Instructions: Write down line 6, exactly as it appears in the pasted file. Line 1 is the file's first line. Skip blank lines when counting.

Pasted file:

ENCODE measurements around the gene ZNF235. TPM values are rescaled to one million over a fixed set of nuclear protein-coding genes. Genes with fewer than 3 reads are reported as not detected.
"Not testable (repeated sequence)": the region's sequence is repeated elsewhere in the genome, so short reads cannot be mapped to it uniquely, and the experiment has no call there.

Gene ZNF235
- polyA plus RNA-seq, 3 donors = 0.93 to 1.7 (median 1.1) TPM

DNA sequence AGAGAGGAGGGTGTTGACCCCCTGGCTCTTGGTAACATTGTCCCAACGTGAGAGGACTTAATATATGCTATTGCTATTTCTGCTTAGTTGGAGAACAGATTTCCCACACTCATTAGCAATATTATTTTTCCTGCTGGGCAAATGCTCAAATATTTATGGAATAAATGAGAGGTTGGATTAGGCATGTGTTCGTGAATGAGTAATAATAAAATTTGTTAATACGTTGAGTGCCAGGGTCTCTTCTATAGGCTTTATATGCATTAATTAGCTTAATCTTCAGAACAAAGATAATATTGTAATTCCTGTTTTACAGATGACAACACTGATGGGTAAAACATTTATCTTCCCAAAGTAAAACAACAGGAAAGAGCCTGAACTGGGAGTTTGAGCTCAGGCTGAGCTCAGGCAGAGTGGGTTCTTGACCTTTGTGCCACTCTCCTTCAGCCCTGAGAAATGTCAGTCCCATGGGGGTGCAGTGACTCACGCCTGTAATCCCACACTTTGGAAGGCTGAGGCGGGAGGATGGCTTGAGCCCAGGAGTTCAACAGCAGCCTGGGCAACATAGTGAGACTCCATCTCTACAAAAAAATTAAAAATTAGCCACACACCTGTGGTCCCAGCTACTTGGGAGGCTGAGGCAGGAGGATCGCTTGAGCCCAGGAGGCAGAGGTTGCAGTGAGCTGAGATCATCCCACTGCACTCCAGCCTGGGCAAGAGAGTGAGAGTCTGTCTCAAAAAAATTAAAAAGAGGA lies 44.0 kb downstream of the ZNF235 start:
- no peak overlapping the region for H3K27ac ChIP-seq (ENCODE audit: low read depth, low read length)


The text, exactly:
- no peak overlapping the region for H3K27ac ChIP-seq (ENCODE audit: low read depth, low read length)